Olga Bochihina (Kirov – Russia, 1980) graduated from the University of Kirov (musical theory) and the Tchaikovsky Conservatory of Moscow (Department of Composition) with V.Tarnopolski. She won second prize in 2001 for composition at the I All-Russian competition for best composition for Organ. In 2005 she won first prize for Tactile Instruments for ensemble at the Third International Jurgenson Competition for Young Composers. In 2006 she wrote Cadenza to Mozart’s Concerto on commission from violinist David Frühwirth and Valery Gergiev. Two years later she wrote the symphonic prologue The Neva prospectus. She won a scholarship from the Swiss government for the Hochschule für Musik in Basle. Her works have been presented at various festivals at home and abroad: Musical Academies of Russia (Saint Petersburg, 2005), 6th Weimarer Frühjahrstage für Zeitgenössische Musik (Weimar, 2005), the Moscow Autumn (Moscow, 2005-2008), the Pythian games (Saint Petersburg, 2006), the Moscow Forum (2007, 2008), Young Euro Classic (2009), ISCM (2009) – and performed by the Mariinsky Orchestra, Y. F. Svetlanov State Academic Symphonic Orchestra, Ensemble Studio For New Music, de ereprijs orchestra (Netherlands), the Russian Philharmonic Orchestra, eNsemble, Consonance-quintet. In 2007, with a group of composers she participated in the international project for the opera Boxing Pushkin which made its debut in the Netherlands (Arnhem, Neijmegen, The Hague, Apeldoorn, Amsterdam).
Vladimir Tarnopolski (Dniepropetrovsk – Ukraine, 1955) studied at the Tchaikovsky Conservatory in Moscow with N. Sidelnikov and E. Denisov (composition), with J. Cholopov (music theory). He is one of the pioneers of the Association of Contemporary Music, founded in Moscow in 1989, the endpoint of a process of promotion and diffusion open to new trends from the west. He later instituted the Center for Contemporary Music at the Conservatory in Moscow, and founded the ensemble Study for New Music (1993), and launched an annual festival dedicated to contemporary music: the Forum of Moscow (1994). He has often been a guest at many music festivals in Europe and the United States: World Music Days of the ISCM, Berliner Festwochen, Munich Biennale, Wien Modern, Holland Festival, Musikfest in Frankfurt, Almeida Festival, Huddersfield Contemporary Music Festival, San Diego Arts Festival, Warsaw Autumn. Under the baton of Rozdestvenskij, Mstislav Rostropovic and Alexander Lazarev, his music has been performed by the Symphonieorchester des Bayerischen Rundfunk, by the Ensemble Modern, by the Schönberg Ensemble, by the Ensemble InterContemporain, and by the ensemble of soloists from the Bolshoi Theatre. He recently increased his theatre production with the ballet Ins Theater (1998) and the opera Wenn die Zeit uber die Ufer tritt (1999). Since 1992 he has been a professor of composition at the Conservatory in Moscow. He has also held workshops in composition in Germany, Austria, Holland, Switzerland and other countries. He has received awards and acknowledgments, such as the Shostakovich prize (Russia, 1991) and the Hindemith Prize (Poland, 1991).
Alexej Sioumak (Moscow – Russia, 1976) earned his diploma at the Tchaikovsky Conservatory in Moscow in 2002 and enrolled in the master course in composition led by Alexander Tchaikovsky, winning the First All-Russian Competition of Young Composers (1999), and won first (2001) and second (2003) prizes at the International Jurgenson Competition for Young Composers. His works are performed regularly at the major contemporary music festivals, such as the Moscow Forum, Moscow Autumn, Youth Academies of Russia, Alternative (Russia), International Festival for Contemporary Music Ilhom-XX (Uzbekistan), Oxford Contemporary Music Series, Young Euro Classic, Berliner Festspiele, Young Composers Meeting, LOOSmanifestatie, Gaudeamus Music Week, ISCM World Music Days 2003 (Slovenia), the Warsaw Autumn 2004. He also participated in the international project for the opera Boxing Pushkin which made its debut in the Netherlands in 2007 (Arnhem, Nijmegen, The Hague, Apeldoorn, Amsterdam). His compositions have been performed by many ensembles such as Studio New Music (Moscow), the State Academic Symphony Orchestra of Russia, the Philharmonic Orchestra of the St. Petersburg Conservatory, de ereprijs (Netherlands), Ensemble Modern (Germany), Centre for New Music (United States). Some of his compositions have also been broadcast by the BBC.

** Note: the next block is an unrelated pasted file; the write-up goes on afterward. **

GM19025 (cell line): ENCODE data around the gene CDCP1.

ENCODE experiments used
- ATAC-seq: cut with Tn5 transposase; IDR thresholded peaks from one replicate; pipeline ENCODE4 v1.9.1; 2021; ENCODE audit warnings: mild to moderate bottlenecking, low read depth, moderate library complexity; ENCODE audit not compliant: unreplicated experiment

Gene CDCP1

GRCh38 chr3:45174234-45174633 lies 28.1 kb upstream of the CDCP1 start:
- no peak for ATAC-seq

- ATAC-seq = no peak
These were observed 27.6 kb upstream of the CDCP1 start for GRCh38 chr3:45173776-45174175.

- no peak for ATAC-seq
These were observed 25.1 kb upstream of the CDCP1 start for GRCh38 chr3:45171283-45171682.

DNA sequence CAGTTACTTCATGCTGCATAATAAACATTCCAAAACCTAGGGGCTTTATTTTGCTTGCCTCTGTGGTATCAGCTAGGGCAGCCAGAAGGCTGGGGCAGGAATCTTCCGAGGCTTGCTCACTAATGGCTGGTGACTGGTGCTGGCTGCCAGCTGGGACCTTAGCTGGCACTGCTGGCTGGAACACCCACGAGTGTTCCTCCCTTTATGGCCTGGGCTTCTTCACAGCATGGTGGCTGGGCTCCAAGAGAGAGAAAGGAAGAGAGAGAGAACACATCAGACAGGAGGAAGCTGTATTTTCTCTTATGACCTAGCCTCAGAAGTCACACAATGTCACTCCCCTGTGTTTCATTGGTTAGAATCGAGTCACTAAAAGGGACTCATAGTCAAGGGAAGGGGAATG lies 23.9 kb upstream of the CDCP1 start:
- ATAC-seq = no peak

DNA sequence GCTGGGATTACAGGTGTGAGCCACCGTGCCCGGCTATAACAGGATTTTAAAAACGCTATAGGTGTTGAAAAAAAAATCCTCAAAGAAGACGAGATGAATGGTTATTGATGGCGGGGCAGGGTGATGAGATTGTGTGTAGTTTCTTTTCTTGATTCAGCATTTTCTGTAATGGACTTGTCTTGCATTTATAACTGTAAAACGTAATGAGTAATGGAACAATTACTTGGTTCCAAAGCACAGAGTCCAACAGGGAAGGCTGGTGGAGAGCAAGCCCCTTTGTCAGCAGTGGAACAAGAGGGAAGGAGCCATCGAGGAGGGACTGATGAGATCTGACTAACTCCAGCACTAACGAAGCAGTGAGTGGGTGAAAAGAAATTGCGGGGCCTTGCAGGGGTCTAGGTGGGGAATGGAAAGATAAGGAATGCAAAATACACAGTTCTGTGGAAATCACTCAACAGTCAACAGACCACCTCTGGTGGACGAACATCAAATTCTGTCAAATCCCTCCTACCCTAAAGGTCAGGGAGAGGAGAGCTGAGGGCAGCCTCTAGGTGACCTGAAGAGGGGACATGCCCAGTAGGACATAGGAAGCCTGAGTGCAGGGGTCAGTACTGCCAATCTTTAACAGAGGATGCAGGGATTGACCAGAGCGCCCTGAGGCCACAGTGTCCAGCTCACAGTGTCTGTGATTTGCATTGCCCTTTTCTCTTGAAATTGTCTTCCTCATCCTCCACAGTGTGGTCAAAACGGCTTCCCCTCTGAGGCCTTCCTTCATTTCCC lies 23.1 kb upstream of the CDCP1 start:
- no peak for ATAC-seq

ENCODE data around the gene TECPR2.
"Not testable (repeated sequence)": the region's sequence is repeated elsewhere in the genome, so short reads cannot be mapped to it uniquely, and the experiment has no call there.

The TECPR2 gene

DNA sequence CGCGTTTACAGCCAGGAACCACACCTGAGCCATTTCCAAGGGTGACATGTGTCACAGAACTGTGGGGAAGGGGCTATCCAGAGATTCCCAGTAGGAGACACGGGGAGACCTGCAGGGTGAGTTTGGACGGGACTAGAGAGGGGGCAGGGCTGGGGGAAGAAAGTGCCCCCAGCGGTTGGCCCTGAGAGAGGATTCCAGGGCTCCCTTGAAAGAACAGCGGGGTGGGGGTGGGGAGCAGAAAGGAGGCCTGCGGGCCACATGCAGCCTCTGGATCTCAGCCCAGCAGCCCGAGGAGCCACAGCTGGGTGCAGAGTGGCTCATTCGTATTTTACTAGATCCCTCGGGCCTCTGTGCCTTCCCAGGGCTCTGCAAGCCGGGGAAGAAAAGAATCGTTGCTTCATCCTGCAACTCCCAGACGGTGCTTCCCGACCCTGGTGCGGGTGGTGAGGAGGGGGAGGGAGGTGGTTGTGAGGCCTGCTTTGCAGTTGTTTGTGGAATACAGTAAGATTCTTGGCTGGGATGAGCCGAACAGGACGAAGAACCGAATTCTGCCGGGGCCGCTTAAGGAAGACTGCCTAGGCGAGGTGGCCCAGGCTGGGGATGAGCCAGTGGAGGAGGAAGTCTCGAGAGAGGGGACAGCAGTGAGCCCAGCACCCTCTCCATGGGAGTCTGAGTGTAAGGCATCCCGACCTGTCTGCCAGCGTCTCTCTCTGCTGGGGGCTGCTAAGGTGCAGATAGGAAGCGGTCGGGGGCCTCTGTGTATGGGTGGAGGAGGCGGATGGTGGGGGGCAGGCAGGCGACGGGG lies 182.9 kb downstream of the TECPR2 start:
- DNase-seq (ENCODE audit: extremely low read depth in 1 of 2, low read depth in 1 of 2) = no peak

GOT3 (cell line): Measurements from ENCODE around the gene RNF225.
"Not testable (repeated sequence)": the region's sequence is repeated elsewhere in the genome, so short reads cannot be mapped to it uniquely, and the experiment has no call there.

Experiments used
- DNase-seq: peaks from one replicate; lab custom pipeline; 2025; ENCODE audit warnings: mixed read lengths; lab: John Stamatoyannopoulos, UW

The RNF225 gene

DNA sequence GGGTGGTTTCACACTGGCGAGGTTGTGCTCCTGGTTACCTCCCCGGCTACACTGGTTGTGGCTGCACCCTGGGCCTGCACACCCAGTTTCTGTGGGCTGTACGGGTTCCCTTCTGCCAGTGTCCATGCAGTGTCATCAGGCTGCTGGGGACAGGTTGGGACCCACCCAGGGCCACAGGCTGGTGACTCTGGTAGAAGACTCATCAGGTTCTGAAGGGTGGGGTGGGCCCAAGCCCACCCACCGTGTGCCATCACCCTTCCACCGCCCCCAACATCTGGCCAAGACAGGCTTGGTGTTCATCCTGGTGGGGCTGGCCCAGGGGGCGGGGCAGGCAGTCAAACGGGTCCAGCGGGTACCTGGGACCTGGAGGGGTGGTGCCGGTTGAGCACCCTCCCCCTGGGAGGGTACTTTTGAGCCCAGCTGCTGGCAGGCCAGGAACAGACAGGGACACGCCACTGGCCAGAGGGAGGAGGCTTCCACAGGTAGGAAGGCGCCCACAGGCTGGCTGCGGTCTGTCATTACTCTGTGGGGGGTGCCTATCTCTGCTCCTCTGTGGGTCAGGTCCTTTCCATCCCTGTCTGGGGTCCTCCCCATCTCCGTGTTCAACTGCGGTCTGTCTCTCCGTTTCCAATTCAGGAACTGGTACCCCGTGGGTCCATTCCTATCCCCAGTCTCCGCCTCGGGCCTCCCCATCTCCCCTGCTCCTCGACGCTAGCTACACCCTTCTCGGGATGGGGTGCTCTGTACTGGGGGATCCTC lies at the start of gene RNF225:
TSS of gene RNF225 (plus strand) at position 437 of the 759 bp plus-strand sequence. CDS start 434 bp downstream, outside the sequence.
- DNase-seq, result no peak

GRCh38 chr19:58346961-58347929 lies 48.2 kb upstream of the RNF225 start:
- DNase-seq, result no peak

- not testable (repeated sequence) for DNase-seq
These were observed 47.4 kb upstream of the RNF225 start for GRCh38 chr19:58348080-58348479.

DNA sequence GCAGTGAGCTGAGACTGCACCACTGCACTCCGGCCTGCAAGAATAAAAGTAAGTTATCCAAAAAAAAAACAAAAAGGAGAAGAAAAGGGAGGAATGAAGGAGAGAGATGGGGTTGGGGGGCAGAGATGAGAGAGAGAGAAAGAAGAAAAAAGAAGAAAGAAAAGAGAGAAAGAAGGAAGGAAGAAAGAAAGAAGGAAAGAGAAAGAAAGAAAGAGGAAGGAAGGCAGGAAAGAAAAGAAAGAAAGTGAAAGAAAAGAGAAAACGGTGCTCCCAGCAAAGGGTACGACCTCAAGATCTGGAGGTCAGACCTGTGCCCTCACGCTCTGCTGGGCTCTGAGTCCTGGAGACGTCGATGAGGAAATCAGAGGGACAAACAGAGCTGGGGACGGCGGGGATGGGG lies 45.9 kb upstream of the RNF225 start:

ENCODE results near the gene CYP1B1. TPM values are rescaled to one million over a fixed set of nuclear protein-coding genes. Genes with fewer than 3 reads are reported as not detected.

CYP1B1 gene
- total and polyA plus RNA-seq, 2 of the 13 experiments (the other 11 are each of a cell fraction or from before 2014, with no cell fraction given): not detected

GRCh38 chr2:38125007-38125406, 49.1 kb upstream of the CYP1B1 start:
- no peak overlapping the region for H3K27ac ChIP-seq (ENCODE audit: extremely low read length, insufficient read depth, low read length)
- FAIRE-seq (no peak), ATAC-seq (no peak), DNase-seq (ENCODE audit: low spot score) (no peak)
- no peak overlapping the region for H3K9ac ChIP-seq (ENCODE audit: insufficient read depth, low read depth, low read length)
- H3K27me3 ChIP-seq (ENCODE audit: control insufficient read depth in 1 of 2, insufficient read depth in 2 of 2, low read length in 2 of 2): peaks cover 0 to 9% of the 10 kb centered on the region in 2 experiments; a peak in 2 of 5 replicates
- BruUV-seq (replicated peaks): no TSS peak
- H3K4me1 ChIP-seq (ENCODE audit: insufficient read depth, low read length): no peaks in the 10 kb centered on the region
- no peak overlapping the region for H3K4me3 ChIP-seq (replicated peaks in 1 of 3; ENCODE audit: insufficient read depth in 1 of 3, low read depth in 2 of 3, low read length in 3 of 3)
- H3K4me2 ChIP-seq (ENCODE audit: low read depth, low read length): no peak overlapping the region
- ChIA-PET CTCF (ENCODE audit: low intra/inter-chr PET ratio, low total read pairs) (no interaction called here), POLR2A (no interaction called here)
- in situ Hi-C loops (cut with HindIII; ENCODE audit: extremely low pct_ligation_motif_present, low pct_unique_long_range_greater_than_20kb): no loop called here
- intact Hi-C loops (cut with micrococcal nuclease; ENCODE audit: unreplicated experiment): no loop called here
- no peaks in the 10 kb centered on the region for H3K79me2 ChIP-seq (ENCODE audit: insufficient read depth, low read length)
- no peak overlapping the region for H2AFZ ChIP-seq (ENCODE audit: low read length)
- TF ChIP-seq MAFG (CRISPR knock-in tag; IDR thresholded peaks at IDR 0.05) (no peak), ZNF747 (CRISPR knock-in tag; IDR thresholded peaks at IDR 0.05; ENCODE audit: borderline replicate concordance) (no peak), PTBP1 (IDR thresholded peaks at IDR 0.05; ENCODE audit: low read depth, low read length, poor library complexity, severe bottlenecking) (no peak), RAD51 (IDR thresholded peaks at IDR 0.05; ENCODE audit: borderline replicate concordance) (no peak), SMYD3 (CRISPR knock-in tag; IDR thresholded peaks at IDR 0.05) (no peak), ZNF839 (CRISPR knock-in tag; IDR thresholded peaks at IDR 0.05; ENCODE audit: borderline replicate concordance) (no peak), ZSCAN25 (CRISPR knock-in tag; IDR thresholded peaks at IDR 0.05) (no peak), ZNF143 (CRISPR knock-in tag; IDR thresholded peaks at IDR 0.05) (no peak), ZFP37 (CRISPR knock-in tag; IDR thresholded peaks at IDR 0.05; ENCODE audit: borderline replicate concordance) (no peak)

Vladimir Gorlinski (Moscow – Russia, 1984) graduated from the Conservatory in Moscow (in the Composition course led by Tarnopolski), where he is currently finishing his master in Composition. He has studied with Jean Geslin, Tristan Murail, Marc-Andre Dalbavie, Philippe Hurel, Louis Andriessen, Martijn Padding, Richard Ayres, Brice Pauset, Brian Ferneyhough, Manos Tsangaris, Beat Furrer and Pierluigi Billone. In 2002 he won first prize at the Schnittke International Competition; in 2007 he won the Jurgenson Competition prize and the following year the Grand Prize at the Pythian Games Festival in Saint Petersburg. His work S’Morzando was performed at the ISCM 2007 in Hong Kong. The work Beiklang 2 was presented in two categories at the Rostrum of Composers. He participated in the creation of the collective opera Boxing Pushkin which made its debut in five cities of the Netherlands in May 2007. He won the Impuls competition (2009) which won him a new commission. His music has been performed by ensembles and soloists such as trumpeter Marko Blauuw, pianist Ulrich Murtfeld, Klangforum Wien, ereprijs, KlangNetz, Studio for New Music, eNsemble, Nostri temporis.